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Access for all?
The aim with differentiation is for all students to access the curriculum relative to each individual's ability.
This means that those who struggle are assisted, those who do fine are developed and those who do well are challenged further.
Flattering the skilled and patronising the awkward is not the Way.
Each student must be treated with respect and courtesy.
Everyone comes from a different mental and physical background, and brings with them a unique set of quirks and habits.
Shedding these takes time.
Someone may struggle to begin with and then blossom later.
Others may always struggle. This is simply the way things are.
We treat all students equally.
Tai chi is easy in principle, yet difficult in execution.
The problem lies with your own body and mind. After all, it is you that make the tai chi exist.
Without your body, the system cannot become manifest - the tai chi can only be as good as you personally make it.
Do not look outside yourself for answers. The solution lies in this very moment, in the very process of doing.
Your tai chi will improve relative to your ability to produce it.
When you give to charity, strive to give to those who cannot repay.
Our syllabus was developed as the result of our own tai chi practice and teaching experience.
The teaching skills/qualification have proven invaluable in creating a syllabus.
Every exercise has been systematically broken-down, explained and re-built.
This is a very thorough process.
All aspects of the syllabus interlock.
The material is self-reinforcing and challenges each student to understand tai chi for themselves.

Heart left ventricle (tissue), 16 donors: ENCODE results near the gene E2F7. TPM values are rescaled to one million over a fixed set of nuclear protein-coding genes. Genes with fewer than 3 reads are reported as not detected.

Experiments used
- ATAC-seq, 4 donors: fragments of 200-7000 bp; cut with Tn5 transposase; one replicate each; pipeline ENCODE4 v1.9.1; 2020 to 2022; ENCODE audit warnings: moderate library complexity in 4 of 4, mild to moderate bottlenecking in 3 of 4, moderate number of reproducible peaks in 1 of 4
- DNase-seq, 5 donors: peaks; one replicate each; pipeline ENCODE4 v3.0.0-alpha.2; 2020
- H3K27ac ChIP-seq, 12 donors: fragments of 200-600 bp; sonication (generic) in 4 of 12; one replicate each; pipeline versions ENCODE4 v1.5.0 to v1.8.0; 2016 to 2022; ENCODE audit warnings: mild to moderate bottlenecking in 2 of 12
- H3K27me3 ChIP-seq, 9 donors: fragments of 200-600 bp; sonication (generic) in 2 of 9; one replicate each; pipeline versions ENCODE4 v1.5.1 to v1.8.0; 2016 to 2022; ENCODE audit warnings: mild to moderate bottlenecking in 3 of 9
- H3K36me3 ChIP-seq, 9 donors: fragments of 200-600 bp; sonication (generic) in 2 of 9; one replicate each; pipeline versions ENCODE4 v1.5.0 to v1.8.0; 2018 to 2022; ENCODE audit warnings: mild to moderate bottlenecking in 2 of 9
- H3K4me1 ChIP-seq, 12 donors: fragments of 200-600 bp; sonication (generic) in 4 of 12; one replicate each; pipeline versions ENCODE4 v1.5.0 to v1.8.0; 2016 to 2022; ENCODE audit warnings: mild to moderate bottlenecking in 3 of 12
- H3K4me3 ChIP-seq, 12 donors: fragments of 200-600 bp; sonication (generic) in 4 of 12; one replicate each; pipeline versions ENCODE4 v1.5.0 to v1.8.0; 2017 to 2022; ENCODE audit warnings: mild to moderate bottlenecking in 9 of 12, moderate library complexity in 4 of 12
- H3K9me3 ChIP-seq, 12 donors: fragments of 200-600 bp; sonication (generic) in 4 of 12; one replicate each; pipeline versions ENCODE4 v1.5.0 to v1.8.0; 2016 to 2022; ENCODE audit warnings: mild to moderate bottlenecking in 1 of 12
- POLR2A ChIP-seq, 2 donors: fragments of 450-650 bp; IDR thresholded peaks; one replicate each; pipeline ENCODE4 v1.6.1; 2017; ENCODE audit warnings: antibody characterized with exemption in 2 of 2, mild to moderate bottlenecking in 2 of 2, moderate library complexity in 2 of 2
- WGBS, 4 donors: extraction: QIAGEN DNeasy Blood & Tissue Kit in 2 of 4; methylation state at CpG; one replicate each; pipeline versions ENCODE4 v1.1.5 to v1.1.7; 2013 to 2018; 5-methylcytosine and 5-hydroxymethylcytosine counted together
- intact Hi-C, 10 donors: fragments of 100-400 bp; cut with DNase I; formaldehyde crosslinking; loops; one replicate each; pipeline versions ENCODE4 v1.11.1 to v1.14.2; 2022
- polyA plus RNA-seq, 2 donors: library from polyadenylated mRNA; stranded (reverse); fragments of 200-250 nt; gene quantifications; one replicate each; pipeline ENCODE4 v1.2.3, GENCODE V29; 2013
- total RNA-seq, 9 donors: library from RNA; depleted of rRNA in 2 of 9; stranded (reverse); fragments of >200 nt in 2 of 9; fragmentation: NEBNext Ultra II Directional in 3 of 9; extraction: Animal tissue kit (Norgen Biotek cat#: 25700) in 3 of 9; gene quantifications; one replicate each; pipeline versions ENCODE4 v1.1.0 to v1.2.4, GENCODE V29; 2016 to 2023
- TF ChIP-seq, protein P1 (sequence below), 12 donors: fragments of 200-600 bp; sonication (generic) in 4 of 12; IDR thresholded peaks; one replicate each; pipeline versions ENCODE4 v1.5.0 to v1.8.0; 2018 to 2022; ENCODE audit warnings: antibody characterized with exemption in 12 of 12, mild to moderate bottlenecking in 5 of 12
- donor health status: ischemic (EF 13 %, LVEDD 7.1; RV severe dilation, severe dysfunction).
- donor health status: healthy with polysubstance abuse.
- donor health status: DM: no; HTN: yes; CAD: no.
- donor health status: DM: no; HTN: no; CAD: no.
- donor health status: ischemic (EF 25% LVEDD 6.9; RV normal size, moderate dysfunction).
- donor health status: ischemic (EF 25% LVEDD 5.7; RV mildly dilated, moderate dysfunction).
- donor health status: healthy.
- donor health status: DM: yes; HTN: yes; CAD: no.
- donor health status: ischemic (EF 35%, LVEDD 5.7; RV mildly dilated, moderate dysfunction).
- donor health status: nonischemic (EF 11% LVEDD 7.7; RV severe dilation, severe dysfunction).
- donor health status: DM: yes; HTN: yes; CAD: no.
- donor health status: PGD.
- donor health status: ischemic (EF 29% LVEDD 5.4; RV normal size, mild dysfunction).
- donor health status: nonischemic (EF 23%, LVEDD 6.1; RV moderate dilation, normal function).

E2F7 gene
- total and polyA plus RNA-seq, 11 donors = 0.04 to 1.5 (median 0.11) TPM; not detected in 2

A professional syllabus is not the norm in tai chi; most schools do not have a formal syllabus.
At best they have qigong, forms and drills - and these are taught in a habitual manner.
A curriculum needs to be very carefully thought through in order to build layer upon layer of understanding, body growth and internal development.
How well you do is entirely down to you.
Your capacity to coordinate the body, memorise, observe, comprehend and adapt will all be put to the test.
Yet, this is no competition. You do what you can, as you can. The class is for you. We are here to assist you.
The process of learning takes as long as it needs to.
Learning can be improved by adopting good mental practices:
Controlling your impulses
Better listening skills
Metacognition - being aware of your thinking processes/thinking about how you think
Questioning and problem posing
The relevance of past knowledge
The application of new insights/experiences
Thinking and communicating with clarity and precision
Gathering data through all the senses
Creating, imagining and innovating
Responding with wonderment and awe
Working with others
Adopt a positive mental attitude
See learning as a process not a destination
18 April 1995
Last updated 15 December 2017